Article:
cmpic Recently i noticed two different discussions. One on LinkedIn in the CMPIC®  Configuration Management Trends group, where Chris Jennings started with the following statement:

Product Lifecycle Management (PLM) vs CM

An interesting debate has started up here about PLM vs CM. Not surprisingly it is revealing a variety of opinions on what each mean. So I’m wondering what sort of reaction I might get from this erudite community if I made a potentially provocative statement like …
“Actually, PLM and CM are one and the same thing” ?

24 days ago

It became a very active discussion and it was interesting to see that some of the respondents saw PLM as the tool to implement CM. Later the discussion moved more towards system engineering, with a focus on requirements management. Of course requirements management is key for CM, you could say CM starts with the capturing of requirements.

myplm

There was some discussion about what is the real definition of PLM and this triggered my post. Is the definition of PLM secured in a book – and if so – in which book as historically we have learned that when the truth comes from one book there is discussion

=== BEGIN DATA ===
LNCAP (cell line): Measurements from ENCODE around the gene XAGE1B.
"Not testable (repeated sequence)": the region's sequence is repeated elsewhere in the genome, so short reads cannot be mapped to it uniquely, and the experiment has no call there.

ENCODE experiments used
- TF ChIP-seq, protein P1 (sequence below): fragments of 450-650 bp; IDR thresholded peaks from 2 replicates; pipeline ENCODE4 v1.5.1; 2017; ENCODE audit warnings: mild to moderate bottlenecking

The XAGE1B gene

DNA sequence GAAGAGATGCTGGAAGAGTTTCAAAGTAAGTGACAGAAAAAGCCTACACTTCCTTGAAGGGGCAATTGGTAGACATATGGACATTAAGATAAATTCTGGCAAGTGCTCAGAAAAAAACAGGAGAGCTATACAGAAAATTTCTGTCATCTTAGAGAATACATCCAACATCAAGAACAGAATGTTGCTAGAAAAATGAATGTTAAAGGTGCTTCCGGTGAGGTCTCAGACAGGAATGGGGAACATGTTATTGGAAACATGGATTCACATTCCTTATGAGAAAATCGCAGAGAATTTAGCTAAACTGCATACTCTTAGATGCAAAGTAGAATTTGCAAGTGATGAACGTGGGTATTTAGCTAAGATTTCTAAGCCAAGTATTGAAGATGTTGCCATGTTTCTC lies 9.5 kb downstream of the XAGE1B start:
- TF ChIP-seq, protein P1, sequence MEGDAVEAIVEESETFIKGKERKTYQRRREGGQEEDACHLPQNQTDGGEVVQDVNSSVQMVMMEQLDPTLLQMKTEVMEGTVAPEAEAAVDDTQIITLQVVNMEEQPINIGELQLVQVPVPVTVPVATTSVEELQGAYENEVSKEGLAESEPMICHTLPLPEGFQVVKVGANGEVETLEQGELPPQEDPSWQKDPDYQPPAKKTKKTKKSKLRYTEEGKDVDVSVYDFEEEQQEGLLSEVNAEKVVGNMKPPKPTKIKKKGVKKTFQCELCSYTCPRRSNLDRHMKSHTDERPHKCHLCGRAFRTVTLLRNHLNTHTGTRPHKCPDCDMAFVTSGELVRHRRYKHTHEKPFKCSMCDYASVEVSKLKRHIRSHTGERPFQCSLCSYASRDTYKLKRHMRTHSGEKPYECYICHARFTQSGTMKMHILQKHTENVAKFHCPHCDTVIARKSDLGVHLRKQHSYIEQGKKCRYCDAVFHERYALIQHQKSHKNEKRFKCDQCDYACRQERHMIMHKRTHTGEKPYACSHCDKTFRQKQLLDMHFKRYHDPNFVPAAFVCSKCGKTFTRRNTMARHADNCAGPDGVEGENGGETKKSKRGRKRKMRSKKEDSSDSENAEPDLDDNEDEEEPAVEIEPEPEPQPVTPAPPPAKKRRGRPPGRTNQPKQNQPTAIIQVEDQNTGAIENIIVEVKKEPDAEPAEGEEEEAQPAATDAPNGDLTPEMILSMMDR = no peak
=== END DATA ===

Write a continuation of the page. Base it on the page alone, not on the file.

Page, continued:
But initially in the early days of the PLM, requirements management was not part of the focus for PLM vendors. Yes, requirements and specifications existed in their terminology but were not fully integrated. They focused more on the ‘middle part’ of the product lifecycle – digital mockup and virtual manufacturing planning. Only a few years later PLM vendors started to address requirements management (and systems engineering) as part of their portfolio – either by acquisitions of products or by adding it natively.

For me it demonstrates that PLM and CM are not the same. CM initially had a wider scope than early PLM systems supported, although in various definitions of PLM you will see that CM is a key component of the PLM practices.

plmbookStill PLM and CM have a lot in common, I wrote about is a year ago in my post: PLM, CM and ALM; not sexy ! and both fighting to get enough management support and investments.  There is in the CMIP group another discussion open with the title: What crazy CM quotes have you heard ? You can easily use these quotes also for the current PLM opinion. Read them (if you have access and have fun)

But the same week another post caught my interest. Oleg’s post about Inforbix and Product Data Management. I am aware that also other vendors are working on concepts to provide end users with data without the effort of data management required.  Alcove9 and Exalead are products with a similar scope and my excuses to all companies not mentioned here.